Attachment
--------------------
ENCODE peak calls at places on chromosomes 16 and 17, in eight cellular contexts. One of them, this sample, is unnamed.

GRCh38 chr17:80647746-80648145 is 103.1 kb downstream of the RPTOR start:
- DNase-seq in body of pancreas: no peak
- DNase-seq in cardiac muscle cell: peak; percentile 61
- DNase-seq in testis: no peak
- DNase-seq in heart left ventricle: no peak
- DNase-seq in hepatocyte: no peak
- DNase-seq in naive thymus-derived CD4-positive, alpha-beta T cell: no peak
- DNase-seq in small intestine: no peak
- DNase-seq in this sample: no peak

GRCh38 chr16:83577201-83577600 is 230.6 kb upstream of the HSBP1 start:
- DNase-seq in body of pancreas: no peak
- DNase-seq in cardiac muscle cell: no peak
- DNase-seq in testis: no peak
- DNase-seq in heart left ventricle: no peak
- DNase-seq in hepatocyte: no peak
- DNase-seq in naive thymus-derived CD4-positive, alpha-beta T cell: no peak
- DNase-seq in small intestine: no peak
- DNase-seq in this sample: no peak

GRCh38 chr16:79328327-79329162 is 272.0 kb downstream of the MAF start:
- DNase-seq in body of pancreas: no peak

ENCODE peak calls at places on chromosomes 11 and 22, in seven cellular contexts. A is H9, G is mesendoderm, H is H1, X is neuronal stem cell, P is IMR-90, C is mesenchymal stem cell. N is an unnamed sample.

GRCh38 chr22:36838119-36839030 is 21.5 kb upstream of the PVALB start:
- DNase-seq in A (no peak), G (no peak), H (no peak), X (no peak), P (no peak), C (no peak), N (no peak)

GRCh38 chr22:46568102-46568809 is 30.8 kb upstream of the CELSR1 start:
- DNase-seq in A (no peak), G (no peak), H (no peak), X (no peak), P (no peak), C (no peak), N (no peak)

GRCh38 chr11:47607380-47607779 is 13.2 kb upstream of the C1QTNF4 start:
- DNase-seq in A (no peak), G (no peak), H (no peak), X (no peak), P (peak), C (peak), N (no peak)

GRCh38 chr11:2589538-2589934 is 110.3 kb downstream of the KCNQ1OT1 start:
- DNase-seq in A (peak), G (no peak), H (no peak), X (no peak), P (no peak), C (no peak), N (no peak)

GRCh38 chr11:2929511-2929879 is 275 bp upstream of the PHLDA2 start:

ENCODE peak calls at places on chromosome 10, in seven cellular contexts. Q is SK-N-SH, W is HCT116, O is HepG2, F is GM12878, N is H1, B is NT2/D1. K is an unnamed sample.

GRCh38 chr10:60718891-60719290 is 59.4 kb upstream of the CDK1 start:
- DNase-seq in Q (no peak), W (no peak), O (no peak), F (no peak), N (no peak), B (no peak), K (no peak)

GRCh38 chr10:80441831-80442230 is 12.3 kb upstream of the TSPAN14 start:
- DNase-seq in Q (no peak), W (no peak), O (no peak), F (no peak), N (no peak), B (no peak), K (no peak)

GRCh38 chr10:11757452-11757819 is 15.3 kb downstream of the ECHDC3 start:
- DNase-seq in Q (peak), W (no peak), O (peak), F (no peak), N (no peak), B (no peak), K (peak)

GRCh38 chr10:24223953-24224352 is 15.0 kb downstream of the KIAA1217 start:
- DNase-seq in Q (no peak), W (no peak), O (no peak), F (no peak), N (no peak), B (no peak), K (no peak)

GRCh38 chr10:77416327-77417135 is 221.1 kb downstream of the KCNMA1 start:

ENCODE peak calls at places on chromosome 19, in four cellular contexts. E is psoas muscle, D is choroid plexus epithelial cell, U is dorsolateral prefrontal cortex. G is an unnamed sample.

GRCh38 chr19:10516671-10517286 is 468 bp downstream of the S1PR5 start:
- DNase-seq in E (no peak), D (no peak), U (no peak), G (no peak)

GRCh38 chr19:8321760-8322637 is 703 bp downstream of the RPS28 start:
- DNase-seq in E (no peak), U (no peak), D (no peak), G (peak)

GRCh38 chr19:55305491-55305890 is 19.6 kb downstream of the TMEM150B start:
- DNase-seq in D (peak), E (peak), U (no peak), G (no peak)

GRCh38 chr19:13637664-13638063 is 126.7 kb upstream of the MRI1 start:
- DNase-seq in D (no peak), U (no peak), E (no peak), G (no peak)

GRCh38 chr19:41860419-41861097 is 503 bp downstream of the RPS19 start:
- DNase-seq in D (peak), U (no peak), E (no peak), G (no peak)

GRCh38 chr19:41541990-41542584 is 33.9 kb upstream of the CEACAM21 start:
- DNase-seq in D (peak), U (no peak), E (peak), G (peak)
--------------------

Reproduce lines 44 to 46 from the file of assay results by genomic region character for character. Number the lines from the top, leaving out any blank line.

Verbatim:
- DNase-seq in E (no peak), D (no peak), U (no peak), G (no peak)

GRCh38 chr19:8321760-8322637 is 703 bp downstream of the RPS28 start:
- DNase-seq in E (no peak), U (no peak), D (no peak), G (peak)